2013-03-14 / Front Page

Councilors hold budget work shops

Bruce Keiser proposes $21.7M spending plan
BY MARGO SULLIVAN

On average, homeowners will see their tax bills increase $28 if residents OK the $21.7 million budget at the Financial Town Meeting on June 3, according to Town Administrator Bruce Keiser.

Budget talks for the upcoming fiscal year that starts July 1 are still in preliminary stages. On Saturday, the councilors met for three hours to discuss the capital investment fund with department heads. On Monday night, the Town Council held its second budget workshop. This time, the councilors reviewed the municipal government’s proposed $7,650,835 operating expenses.

Two other workshops, including one on the school budget, have also been scheduled.

Keiser said the increases in the combined school and town spending plan for the 2014 fiscal year would amount to less than 0.5 percent compared to the current fiscal year.

Counting the capital budget, where the biggest spending requests are coming, the total general budget is increasing 4.52 percent. But school spending will drop 2.52 percent and the cost of debt service will go down by 1.62 percent.

The operating costs of running the municipal government will inch up 2.1 percent.

Keiser said the costs are going up mainly due to salaries, health benefits and pensions.

The town is in the process of negotiating collective bargaining agreements, and as a result, the recommended budget does not yet show any salary increases for union employees. Money is also being set aside for anticipated salary expenses.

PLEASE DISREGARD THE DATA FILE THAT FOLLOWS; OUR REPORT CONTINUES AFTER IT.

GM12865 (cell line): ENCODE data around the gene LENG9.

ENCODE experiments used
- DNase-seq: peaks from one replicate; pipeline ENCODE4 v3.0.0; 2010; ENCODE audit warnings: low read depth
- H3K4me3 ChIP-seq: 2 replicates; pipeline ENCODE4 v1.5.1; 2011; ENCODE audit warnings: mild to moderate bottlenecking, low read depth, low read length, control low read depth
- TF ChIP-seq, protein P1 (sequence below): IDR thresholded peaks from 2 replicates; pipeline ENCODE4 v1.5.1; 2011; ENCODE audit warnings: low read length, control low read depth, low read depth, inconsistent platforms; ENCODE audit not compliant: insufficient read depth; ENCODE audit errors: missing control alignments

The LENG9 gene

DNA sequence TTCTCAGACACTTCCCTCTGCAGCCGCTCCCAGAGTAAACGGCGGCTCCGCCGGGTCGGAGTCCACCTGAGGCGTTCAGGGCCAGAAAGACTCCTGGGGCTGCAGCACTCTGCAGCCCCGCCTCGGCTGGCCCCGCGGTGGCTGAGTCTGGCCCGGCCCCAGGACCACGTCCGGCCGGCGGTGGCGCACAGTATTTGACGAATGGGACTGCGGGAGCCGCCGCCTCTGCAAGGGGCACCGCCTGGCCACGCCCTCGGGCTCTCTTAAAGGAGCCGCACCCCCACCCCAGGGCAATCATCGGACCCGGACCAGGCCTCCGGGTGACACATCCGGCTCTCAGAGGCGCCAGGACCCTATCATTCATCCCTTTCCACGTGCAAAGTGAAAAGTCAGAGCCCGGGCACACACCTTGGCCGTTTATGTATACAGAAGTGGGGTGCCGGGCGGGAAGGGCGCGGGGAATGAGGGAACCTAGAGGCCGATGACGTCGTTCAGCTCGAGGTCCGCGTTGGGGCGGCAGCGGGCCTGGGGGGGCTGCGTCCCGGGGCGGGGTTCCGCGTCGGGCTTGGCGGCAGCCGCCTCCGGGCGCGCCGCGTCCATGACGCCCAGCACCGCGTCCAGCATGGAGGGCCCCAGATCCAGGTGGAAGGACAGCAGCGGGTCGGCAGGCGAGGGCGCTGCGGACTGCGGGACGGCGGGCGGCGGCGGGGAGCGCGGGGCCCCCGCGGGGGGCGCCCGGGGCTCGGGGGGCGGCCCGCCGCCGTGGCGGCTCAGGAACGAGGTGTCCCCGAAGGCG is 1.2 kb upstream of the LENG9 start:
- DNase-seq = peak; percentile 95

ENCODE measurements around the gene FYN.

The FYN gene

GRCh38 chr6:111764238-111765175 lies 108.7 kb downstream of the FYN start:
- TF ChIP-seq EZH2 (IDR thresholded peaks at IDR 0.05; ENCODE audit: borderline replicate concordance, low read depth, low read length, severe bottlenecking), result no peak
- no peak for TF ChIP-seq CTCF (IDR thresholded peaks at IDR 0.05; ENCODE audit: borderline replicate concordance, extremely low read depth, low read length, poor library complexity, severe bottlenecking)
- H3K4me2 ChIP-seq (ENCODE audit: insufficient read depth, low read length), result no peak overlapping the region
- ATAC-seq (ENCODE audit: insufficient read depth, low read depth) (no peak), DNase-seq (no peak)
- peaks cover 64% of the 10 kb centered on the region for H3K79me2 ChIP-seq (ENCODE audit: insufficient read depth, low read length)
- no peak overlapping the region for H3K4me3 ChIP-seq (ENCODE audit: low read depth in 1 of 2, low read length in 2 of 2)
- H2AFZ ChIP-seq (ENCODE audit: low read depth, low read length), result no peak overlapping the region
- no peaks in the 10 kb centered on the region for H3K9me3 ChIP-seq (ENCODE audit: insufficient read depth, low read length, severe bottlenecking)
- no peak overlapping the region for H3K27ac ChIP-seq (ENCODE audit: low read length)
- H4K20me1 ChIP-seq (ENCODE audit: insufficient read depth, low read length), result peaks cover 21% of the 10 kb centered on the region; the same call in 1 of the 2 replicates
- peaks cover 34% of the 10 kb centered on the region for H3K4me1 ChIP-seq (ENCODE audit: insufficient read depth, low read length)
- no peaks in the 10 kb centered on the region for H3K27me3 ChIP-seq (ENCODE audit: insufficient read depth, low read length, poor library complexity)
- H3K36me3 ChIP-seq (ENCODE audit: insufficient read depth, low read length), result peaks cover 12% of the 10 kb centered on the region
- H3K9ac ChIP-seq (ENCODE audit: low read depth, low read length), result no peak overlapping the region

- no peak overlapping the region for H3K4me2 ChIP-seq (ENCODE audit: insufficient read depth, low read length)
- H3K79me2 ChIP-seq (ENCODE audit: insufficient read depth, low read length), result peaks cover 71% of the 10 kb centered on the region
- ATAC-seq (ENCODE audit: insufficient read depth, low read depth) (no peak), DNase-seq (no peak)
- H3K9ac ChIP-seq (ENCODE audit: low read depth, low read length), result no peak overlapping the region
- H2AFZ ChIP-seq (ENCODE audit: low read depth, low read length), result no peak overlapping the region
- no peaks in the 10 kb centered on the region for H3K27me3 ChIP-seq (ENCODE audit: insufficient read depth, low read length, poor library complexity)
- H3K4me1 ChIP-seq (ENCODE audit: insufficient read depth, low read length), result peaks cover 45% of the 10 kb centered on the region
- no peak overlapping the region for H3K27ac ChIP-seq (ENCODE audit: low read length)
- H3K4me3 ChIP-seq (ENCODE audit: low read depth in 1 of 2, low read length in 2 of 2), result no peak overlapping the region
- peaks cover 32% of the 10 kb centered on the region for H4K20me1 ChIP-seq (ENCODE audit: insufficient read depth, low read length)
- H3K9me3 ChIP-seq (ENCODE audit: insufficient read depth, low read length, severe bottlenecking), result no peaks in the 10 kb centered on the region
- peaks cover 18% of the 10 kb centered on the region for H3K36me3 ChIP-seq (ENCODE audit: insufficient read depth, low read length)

Health insurance rose by 8.2 percent from $705,000 in the current year to $762,000. Keiser said the figure “represents one of the largest increases” in this year’s budget due to claims.

“Any concentration of high costs can heavily influence our rates,” he said. “Forty percent of our rate adjustment is based on actual experience and claims, and the rest is Rhode Island at large.”

The retirement system costs will stay at $284,415, he said, and credited the pension reforms enacted by the General Assembly for stabilizing that expense.

“Prior to that, we were seeing significant jumps of 8, 10 and 12 percent,” he said. He anticipates pension costs to remain stable over the next 20 years. The police retirement funds are separate, he went on to explain, and are part of a private plan. However, the town has established a fund to pay those benefits, which are maintained at a level of $141,000.

Over the last five years, Keiser said, reductions in state aid have forced the town to balance the budget by taking steps such as “slightly” raising property taxes and freezing salaries. But, he added, he credits past town councils, department heads and unions with helping to keep the tax levy down.

Due to the state’s financial problems, Keiser said the town has “lost almost 5 percent of our budget” that typically comes from state aid.

The levy increase is 0.73 percent, Keiser said, to raise the $18.4 million needed to support the $21,689,746 combined budget.

The recommended general budget is $9,617,580, he said, and added the total includes town operations, capital spending and debt service. The capital budget is going up by almost one-third to $1.2 million, but debt service is dropping by 1.62 percent.